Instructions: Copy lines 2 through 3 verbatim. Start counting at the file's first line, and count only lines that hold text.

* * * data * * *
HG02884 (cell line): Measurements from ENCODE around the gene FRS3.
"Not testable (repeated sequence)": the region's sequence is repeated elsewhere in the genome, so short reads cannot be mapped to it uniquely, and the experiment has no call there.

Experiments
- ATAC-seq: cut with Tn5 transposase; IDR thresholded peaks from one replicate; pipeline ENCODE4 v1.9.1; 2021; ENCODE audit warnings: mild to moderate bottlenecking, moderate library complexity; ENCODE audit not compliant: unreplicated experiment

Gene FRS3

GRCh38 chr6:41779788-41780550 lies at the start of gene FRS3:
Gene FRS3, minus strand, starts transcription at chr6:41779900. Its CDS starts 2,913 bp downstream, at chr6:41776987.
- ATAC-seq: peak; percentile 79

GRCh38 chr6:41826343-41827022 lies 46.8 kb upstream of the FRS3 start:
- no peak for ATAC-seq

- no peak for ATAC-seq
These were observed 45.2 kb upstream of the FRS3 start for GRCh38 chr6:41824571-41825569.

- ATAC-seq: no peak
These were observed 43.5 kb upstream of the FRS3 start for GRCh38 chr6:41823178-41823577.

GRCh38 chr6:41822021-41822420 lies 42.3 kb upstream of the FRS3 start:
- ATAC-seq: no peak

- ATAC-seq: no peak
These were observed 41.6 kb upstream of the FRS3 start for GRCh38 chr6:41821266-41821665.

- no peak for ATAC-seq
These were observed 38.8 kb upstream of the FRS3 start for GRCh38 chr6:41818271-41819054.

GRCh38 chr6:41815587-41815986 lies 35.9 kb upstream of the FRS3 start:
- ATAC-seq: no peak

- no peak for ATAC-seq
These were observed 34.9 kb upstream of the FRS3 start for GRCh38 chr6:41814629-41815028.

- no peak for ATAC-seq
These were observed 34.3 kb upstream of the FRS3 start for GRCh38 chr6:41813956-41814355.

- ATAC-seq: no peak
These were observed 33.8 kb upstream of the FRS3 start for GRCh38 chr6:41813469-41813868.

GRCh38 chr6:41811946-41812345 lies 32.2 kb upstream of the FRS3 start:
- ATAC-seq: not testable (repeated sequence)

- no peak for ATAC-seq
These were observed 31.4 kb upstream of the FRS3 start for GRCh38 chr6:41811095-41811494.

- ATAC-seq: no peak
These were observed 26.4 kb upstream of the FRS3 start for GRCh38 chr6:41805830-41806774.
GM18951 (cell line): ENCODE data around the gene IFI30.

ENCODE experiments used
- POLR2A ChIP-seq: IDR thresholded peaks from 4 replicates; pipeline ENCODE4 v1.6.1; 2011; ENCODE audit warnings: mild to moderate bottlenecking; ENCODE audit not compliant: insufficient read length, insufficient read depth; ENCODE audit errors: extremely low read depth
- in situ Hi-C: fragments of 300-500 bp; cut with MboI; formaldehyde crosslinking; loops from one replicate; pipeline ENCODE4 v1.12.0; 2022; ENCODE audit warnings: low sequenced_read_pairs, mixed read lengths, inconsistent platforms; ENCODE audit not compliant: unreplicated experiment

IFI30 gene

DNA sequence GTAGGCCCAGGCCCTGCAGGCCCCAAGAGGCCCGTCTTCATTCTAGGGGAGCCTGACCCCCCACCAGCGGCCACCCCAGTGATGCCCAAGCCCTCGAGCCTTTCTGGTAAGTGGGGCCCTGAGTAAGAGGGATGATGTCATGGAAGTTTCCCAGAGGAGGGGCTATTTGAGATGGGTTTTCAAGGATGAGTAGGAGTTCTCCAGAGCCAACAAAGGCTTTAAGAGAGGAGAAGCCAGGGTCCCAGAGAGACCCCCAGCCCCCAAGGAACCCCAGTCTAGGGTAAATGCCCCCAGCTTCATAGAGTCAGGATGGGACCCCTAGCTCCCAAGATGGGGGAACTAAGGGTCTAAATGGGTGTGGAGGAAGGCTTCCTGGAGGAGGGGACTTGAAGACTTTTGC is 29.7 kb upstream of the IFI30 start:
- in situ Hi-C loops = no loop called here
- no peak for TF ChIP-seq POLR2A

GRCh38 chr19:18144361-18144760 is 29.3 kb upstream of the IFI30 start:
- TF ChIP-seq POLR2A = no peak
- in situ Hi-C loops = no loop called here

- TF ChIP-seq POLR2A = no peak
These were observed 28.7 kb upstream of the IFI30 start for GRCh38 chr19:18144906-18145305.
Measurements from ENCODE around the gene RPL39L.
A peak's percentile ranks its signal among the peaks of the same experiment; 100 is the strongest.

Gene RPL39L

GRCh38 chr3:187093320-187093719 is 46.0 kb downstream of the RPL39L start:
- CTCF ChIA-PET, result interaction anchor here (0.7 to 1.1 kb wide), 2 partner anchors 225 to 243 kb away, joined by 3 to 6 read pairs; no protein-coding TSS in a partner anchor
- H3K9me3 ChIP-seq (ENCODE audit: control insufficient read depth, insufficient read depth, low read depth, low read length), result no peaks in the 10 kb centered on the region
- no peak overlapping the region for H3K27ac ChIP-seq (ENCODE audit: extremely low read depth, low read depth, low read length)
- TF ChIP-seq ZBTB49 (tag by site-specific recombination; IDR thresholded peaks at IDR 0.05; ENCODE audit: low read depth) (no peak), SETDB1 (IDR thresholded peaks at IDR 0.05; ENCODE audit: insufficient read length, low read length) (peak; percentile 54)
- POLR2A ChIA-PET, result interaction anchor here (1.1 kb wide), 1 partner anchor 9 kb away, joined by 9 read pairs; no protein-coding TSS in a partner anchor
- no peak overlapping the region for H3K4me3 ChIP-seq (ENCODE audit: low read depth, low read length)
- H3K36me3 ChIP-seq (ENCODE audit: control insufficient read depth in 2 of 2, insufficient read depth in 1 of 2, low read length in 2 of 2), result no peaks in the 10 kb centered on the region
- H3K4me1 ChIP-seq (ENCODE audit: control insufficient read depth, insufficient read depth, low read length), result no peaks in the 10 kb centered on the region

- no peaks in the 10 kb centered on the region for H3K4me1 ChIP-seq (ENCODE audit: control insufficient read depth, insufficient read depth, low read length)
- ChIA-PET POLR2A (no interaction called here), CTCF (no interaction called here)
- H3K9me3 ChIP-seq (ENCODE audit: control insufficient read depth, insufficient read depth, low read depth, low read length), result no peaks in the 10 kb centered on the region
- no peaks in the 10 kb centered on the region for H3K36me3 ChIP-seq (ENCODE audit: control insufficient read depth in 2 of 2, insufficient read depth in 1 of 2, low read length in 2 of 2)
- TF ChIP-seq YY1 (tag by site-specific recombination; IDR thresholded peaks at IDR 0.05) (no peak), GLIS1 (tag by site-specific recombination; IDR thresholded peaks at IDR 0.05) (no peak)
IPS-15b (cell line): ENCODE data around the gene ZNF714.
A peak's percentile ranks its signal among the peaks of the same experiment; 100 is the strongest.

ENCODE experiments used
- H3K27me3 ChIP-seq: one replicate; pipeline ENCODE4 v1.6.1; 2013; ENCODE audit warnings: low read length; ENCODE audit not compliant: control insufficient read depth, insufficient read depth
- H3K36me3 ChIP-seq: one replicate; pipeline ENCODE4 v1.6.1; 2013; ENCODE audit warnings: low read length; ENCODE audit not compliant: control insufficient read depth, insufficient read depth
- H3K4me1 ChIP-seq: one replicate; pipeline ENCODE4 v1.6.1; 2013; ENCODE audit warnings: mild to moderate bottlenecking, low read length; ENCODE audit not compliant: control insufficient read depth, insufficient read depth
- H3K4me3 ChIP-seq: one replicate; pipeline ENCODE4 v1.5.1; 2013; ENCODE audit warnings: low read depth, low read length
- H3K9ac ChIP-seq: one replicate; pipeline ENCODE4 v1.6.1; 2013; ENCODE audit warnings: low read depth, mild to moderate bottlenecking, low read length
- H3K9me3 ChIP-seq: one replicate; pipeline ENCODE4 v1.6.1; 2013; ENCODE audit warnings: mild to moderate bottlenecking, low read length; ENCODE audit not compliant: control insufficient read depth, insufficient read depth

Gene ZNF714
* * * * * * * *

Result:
"Not testable (repeated sequence)": the region's sequence is repeated elsewhere in the genome, so short reads cannot be mapped to it uniquely, and the experiment has no call there.

Experiments